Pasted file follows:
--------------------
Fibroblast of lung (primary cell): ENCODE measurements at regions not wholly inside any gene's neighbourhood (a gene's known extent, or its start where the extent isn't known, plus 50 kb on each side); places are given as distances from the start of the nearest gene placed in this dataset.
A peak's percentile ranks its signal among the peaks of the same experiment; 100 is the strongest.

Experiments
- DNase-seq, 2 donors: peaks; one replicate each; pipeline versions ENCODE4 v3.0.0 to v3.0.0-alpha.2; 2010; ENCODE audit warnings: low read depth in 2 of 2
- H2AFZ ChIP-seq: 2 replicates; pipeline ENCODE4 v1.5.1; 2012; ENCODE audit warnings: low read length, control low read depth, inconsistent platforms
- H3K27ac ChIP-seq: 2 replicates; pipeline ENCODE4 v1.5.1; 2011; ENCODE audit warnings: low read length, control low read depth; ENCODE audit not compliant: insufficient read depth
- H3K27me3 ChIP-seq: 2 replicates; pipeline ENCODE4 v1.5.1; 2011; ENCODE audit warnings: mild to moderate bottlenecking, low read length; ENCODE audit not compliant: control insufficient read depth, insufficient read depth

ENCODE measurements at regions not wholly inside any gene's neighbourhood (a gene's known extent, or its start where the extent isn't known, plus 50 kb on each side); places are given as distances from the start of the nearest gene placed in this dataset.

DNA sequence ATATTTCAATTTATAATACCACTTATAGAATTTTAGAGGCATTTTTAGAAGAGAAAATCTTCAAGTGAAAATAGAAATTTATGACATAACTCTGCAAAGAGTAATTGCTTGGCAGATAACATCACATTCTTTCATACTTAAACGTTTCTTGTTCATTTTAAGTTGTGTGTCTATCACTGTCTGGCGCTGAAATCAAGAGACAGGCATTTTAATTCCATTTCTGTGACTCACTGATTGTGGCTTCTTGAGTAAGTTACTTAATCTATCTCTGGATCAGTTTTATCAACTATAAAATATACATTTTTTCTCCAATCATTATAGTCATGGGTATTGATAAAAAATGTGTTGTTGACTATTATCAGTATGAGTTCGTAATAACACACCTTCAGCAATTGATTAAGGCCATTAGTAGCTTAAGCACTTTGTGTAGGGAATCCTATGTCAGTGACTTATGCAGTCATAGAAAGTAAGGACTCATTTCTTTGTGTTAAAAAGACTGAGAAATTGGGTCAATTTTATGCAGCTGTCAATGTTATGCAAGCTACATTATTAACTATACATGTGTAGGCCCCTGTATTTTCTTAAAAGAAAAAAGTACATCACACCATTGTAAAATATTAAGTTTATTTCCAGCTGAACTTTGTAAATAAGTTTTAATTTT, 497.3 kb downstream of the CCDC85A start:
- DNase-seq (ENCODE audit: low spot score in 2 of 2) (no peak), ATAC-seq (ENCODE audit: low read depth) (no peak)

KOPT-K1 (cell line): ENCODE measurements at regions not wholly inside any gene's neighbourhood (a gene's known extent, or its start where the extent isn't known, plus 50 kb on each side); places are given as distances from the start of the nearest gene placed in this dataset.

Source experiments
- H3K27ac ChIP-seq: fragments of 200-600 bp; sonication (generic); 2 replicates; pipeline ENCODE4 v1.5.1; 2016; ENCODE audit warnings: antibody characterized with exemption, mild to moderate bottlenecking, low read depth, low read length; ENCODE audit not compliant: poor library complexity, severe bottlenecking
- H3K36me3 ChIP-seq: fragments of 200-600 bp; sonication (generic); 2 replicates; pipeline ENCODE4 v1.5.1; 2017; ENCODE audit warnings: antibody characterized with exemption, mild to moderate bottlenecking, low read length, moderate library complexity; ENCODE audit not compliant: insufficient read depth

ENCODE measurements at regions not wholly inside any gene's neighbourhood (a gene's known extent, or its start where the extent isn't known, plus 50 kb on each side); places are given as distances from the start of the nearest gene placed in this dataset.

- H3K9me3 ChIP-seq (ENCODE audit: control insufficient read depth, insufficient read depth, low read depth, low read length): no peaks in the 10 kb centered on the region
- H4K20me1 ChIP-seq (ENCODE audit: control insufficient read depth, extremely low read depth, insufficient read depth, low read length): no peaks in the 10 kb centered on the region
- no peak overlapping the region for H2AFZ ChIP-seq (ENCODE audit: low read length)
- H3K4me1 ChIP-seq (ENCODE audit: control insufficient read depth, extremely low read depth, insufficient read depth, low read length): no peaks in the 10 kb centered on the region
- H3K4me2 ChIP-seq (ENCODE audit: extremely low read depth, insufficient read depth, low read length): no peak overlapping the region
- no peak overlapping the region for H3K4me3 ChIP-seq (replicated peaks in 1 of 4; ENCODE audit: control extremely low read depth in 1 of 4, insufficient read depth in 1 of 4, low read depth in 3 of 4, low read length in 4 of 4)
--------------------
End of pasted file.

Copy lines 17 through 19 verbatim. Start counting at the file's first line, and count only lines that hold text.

- H4K20me1 ChIP-seq (ENCODE audit: control insufficient read depth, extremely low read depth, insufficient read depth, low read length): no peaks in the 10 kb centered on the region
- no peak overlapping the region for H2AFZ ChIP-seq (ENCODE audit: low read length)
- H3K4me1 ChIP-seq (ENCODE audit: control insufficient read depth, extremely low read depth, insufficient read depth, low read length): no peaks in the 10 kb centered on the region